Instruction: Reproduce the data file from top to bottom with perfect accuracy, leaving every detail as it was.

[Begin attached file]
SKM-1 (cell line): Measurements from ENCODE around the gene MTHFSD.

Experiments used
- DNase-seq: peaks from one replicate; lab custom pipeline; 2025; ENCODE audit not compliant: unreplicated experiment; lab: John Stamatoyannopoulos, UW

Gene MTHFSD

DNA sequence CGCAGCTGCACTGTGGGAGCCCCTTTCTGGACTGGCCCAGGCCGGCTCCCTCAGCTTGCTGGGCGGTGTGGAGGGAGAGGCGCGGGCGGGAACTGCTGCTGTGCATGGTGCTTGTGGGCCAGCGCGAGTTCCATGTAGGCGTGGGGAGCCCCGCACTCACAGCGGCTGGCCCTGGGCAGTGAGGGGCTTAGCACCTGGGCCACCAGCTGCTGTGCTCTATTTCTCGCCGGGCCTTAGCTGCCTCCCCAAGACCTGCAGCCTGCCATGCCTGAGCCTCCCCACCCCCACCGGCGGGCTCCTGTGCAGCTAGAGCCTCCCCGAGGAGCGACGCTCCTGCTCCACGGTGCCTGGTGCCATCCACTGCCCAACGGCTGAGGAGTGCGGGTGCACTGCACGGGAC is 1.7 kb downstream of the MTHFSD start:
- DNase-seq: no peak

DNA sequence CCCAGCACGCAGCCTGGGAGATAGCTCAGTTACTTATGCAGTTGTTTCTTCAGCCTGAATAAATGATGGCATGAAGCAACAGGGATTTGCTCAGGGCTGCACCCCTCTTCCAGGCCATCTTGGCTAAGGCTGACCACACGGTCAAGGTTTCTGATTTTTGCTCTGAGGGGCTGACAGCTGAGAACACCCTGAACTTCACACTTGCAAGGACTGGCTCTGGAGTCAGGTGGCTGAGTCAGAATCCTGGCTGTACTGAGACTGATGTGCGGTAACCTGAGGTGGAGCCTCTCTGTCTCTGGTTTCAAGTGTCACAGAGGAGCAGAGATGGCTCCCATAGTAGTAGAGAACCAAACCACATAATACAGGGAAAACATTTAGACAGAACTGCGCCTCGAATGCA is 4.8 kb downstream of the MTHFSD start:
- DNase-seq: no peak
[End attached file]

SKM-1 (cell line): Measurements from ENCODE around the gene MTHFSD.

Experiments used
- DNase-seq: peaks from one replicate; lab custom pipeline; 2025; ENCODE audit not compliant: unreplicated experiment; lab: John Stamatoyannopoulos, UW

Gene MTHFSD

DNA sequence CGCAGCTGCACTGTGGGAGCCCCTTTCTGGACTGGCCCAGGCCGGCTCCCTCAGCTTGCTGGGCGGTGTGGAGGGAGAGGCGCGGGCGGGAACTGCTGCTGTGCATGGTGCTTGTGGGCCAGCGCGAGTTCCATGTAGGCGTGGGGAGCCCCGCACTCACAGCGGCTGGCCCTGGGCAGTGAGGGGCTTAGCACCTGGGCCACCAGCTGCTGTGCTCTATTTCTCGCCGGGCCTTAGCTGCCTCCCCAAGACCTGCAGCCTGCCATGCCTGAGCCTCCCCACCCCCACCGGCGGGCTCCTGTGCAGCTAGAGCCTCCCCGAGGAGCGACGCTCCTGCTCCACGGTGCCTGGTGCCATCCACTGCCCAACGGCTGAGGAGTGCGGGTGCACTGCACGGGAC is 1.7 kb downstream of the MTHFSD start:
- DNase-seq: no peak

DNA sequence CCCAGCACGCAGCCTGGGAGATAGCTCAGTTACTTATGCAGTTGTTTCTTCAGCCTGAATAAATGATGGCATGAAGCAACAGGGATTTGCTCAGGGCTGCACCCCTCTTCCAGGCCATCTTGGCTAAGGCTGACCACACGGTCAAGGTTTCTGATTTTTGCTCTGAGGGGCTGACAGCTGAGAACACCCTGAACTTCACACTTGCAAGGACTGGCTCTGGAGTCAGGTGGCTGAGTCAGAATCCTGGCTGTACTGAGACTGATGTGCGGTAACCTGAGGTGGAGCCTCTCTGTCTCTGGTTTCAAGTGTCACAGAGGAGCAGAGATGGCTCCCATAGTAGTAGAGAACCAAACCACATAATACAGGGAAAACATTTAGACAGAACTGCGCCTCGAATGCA is 4.8 kb downstream of the MTHFSD start:
- DNase-seq: no peak